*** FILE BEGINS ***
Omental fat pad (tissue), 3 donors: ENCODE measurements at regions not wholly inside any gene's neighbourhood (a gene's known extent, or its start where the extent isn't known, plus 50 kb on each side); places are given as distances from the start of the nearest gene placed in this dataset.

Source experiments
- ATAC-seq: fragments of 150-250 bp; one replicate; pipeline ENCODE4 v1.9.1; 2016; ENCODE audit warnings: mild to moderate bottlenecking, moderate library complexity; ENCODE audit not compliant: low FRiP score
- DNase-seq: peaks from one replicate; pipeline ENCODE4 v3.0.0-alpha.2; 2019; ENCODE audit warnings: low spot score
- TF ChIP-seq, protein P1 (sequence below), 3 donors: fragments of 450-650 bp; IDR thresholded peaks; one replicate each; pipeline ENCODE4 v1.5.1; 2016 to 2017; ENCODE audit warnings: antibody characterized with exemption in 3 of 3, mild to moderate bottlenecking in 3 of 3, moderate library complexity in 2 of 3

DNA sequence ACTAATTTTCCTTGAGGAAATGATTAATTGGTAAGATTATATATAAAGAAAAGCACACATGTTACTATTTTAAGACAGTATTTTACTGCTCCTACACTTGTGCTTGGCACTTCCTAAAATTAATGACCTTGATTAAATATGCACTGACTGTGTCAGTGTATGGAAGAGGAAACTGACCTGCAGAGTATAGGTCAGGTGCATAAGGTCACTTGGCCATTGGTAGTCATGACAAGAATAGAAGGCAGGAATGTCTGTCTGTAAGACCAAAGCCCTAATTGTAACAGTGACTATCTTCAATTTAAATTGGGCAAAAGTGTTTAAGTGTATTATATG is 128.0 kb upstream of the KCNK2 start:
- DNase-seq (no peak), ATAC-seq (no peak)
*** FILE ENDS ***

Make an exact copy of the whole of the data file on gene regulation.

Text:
Omental fat pad (tissue), 3 donors: ENCODE measurements at regions not wholly inside any gene's neighbourhood (a gene's known extent, or its start where the extent isn't known, plus 50 kb on each side); places are given as distances from the start of the nearest gene placed in this dataset.

Source experiments
- ATAC-seq: fragments of 150-250 bp; one replicate; pipeline ENCODE4 v1.9.1; 2016; ENCODE audit warnings: mild to moderate bottlenecking, moderate library complexity; ENCODE audit not compliant: low FRiP score
- DNase-seq: peaks from one replicate; pipeline ENCODE4 v3.0.0-alpha.2; 2019; ENCODE audit warnings: low spot score
- TF ChIP-seq, protein P1 (sequence below), 3 donors: fragments of 450-650 bp; IDR thresholded peaks; one replicate each; pipeline ENCODE4 v1.5.1; 2016 to 2017; ENCODE audit warnings: antibody characterized with exemption in 3 of 3, mild to moderate bottlenecking in 3 of 3, moderate library complexity in 2 of 3

DNA sequence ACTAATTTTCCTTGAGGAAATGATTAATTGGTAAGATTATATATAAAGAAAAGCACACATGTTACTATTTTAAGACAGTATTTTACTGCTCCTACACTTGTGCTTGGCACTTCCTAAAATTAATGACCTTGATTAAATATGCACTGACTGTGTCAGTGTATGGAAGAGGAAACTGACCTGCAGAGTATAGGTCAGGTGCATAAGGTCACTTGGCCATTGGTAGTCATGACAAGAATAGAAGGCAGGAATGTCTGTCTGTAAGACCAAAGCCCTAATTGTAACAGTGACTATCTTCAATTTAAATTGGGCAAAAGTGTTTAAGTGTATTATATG is 128.0 kb upstream of the KCNK2 start:
- DNase-seq (no peak), ATAC-seq (no peak)